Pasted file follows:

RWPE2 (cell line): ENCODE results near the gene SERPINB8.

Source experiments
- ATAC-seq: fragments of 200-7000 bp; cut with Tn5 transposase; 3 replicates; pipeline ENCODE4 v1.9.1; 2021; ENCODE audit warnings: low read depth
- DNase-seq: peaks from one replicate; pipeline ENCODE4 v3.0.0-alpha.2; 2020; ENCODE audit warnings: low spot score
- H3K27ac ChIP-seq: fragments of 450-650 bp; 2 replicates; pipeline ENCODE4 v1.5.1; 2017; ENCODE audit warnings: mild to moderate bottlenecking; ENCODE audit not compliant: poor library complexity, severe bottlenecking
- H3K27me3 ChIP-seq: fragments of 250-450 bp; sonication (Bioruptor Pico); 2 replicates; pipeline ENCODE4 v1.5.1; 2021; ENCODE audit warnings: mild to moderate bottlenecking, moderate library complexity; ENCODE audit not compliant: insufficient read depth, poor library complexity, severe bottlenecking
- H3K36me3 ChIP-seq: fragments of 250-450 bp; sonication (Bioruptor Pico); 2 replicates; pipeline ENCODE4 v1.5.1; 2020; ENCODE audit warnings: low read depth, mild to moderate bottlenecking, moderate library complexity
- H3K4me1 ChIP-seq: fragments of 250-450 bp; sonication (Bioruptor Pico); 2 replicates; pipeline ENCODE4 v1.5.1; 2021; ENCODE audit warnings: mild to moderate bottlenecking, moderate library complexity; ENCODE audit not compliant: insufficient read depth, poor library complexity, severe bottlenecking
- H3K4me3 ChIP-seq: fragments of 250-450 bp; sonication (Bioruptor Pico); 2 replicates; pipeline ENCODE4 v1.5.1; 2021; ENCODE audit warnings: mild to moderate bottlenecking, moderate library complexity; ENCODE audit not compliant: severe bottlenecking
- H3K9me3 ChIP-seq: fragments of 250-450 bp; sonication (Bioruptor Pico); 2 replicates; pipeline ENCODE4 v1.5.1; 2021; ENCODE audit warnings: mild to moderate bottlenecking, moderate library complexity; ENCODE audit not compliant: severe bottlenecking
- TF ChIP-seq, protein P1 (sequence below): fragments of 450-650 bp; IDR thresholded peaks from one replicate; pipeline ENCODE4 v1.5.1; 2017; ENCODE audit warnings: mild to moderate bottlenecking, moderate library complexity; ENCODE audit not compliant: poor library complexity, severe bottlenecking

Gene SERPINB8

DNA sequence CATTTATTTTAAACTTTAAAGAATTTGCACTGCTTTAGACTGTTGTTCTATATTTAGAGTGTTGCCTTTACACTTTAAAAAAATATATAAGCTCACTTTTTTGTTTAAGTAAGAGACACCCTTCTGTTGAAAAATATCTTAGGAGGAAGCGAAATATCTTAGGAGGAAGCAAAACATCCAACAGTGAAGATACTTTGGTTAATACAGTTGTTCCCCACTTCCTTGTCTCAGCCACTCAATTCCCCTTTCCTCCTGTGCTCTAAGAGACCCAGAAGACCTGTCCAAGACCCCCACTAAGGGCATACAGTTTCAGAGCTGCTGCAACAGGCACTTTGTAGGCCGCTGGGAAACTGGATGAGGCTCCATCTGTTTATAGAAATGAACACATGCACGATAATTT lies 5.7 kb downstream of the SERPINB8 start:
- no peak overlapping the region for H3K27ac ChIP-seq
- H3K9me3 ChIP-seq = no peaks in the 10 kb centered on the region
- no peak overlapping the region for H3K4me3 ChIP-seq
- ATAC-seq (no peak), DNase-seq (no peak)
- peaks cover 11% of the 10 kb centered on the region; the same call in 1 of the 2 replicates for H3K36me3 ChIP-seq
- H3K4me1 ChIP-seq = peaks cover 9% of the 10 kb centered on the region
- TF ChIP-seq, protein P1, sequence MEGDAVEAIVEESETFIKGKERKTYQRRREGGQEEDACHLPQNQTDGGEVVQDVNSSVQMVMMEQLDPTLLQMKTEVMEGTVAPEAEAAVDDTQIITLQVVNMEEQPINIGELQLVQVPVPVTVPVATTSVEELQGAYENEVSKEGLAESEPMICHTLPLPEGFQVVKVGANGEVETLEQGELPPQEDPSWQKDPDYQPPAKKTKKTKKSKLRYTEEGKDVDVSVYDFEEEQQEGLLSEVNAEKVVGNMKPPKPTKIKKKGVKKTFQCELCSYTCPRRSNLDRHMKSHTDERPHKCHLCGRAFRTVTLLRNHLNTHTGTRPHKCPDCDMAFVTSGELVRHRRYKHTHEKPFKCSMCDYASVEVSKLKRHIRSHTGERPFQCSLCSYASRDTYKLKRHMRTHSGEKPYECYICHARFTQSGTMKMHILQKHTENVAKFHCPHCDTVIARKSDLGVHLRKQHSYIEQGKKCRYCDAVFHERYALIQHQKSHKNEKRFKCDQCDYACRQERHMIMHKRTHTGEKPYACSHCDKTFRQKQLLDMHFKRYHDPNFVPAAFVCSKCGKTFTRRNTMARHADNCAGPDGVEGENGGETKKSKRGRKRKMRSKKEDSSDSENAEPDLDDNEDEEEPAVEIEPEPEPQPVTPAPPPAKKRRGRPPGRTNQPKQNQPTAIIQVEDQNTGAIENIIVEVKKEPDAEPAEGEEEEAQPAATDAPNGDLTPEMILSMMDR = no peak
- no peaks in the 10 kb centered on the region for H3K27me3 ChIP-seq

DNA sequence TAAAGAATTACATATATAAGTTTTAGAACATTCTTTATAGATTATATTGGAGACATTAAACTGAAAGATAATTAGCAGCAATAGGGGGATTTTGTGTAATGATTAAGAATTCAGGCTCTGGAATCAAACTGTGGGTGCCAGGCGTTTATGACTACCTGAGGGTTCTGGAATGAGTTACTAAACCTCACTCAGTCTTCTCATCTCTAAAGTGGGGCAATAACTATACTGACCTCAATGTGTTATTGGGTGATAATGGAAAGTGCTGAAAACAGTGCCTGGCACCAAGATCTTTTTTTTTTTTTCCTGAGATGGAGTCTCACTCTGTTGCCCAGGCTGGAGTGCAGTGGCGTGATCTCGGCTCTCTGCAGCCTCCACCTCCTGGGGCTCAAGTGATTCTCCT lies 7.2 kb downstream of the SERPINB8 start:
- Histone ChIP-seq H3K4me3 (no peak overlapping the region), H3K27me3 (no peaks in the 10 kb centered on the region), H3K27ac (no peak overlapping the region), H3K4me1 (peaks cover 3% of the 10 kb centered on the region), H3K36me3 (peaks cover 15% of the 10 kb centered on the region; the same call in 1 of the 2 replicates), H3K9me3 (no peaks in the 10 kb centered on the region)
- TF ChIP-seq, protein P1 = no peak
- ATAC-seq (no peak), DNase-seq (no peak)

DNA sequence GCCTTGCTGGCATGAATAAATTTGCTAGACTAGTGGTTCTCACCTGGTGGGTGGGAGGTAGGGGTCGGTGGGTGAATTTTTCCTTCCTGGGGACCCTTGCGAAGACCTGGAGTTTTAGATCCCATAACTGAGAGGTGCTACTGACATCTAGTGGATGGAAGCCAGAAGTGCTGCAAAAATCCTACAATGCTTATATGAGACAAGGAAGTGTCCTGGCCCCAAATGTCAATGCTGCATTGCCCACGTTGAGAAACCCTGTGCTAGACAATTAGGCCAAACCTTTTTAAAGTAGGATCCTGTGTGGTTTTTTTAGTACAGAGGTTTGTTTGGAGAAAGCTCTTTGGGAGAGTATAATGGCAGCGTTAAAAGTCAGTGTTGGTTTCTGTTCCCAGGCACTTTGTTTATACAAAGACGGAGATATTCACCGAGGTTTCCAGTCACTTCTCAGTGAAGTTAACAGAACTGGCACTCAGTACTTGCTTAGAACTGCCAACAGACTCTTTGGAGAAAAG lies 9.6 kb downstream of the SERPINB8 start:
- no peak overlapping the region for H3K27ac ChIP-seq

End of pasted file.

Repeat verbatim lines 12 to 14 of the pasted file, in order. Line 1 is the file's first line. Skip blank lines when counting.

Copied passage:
Gene SERPINB8

DNA sequence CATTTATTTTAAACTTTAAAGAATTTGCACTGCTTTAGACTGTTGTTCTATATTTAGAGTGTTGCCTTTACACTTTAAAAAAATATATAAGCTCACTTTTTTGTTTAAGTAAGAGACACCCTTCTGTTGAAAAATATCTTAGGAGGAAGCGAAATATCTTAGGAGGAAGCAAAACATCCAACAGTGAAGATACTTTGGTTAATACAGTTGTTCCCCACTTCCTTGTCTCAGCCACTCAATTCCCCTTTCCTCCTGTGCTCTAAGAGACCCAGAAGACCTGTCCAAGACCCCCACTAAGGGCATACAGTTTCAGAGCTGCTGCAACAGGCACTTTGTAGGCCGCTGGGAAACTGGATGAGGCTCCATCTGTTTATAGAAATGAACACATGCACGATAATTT lies 5.7 kb downstream of the SERPINB8 start:
- no peak overlapping the region for H3K27ac ChIP-seq